The biggest benefit, though, is that your audio ad is now clickable, as most services offer traditional companion banners in the player. You can imagine how powerful this is, as the right creative message in the audio entices the listener to look at their phone, click on the banner and begin a conversation with the advertiser – all on the same device, all while you are talking to them personally.

As you can imagine, the audiences on these platforms are young, tech savvy, not overly worried about data costs, and upwardly mobile – very desirable for advertisers, especially in the case of the radio stations that offer this audience as part of their sale, but you don’t always know if you get them.

And it is cheap!

The audiences on the radio streams are growing, but on Spotify and other music services the audiences are massive and worth considering. Spotify has listener numbers that the top stations would be envious of and they are untapped.

We are entering the age of audio. Within three years there will be hundreds of millions of voice-activated devices playing radio and music. Now is the time to establish your presence in a cost-effective new space, away from your competitors, allowing you to access premium radio and audio brands.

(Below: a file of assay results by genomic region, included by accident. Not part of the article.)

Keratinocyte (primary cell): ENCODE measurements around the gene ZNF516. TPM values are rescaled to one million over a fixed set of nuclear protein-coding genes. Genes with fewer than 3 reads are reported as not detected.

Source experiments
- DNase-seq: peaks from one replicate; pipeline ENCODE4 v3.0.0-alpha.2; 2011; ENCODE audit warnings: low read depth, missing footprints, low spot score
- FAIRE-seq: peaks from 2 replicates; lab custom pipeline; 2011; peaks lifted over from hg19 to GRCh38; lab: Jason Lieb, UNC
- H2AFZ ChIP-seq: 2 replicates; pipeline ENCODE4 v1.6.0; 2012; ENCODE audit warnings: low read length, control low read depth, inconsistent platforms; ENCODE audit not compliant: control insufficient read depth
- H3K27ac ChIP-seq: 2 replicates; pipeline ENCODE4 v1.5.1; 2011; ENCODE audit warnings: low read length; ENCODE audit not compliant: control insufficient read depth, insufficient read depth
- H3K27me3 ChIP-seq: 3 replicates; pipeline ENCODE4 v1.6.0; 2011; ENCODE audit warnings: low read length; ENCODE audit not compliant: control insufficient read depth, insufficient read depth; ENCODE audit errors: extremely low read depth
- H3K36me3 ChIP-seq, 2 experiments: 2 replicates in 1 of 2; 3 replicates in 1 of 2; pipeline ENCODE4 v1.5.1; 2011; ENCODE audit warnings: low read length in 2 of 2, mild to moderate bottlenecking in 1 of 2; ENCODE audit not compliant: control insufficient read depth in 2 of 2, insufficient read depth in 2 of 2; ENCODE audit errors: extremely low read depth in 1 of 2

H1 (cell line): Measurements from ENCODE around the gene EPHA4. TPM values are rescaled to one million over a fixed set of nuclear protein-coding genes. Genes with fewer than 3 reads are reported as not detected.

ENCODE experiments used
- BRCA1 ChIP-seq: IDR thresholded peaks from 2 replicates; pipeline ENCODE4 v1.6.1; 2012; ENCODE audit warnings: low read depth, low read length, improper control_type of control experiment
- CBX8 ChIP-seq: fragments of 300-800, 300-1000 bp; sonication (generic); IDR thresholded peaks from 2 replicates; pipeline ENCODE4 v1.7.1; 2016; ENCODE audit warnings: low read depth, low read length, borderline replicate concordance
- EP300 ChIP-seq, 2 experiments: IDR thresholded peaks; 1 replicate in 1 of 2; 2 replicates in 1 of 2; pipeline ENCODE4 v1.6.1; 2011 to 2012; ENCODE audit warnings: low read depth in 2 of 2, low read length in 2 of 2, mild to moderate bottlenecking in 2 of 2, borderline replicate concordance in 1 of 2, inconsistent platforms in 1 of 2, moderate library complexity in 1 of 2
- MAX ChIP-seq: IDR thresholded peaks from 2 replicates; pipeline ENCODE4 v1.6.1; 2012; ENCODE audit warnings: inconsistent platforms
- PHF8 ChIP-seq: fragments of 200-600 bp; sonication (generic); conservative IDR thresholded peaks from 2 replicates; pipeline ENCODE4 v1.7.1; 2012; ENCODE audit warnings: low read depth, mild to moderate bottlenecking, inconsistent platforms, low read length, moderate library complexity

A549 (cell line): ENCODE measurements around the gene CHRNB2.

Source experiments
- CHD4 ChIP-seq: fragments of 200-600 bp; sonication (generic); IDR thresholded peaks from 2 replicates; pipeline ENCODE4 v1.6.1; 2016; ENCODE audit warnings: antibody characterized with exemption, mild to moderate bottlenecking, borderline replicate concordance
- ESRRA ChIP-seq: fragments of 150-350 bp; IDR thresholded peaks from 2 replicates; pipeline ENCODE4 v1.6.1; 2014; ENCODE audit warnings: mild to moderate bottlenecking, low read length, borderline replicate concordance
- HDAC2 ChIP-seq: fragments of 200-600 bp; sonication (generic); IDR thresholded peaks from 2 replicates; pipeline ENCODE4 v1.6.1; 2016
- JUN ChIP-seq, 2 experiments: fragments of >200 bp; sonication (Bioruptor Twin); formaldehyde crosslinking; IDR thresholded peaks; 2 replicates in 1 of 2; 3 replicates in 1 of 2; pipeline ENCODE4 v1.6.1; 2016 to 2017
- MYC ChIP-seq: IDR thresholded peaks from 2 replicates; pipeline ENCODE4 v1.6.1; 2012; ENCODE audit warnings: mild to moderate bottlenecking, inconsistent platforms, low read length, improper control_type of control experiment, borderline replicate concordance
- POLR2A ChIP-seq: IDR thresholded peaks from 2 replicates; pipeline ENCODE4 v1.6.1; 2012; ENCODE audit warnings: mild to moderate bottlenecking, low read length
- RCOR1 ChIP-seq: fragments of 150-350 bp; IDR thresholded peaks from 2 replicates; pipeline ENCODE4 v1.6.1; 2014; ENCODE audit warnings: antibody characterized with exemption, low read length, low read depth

What you should consider before you advertise on digital audio

  • Effective digital audio is contextual. Music and radio create a mood. Listeners have relationships with audio that they don’t have with other platforms. I don’t know anyone who has fallen in love to a blog, but they have fallen in love to a song. Likewise, shows and presenters on radio streams need to be understood and considered. If you are advertising on digital audio, look a bit deeper at where it may play to be most effective.
  • Effective digital audio customises creative for platform, location, gender, mood, playlist, time of day, and so on.  The low cost of advertising and production means that you should be doing different ads for male listeners vs women listeners, different ads for the morning vs the evening and so on.   
  • Effective digital audio should also try to use well-known radio personalities to connect the traditional and streaming worlds. Radio presenters are obscenely popular with South Africans. It is a unique relationship not really reflected elsewhere in the world on the scale it is here. You should use this to your advantage.   

It’s time to realise that audio is no longer just radio or the FM frequency. Music streams, podcasts, standup comedy, poetry and meditation are part of the conversation.  

When companies like Apple have the confidence to launch R12,000 AirPods Max headphones into battling economies, or Netflix starts offering audio only versions of its shows, you know that there is major belief in audio.  

The world wants content to listen to and every brand and advertiser should take note.  

* Dias is head of creative at Ultimate Media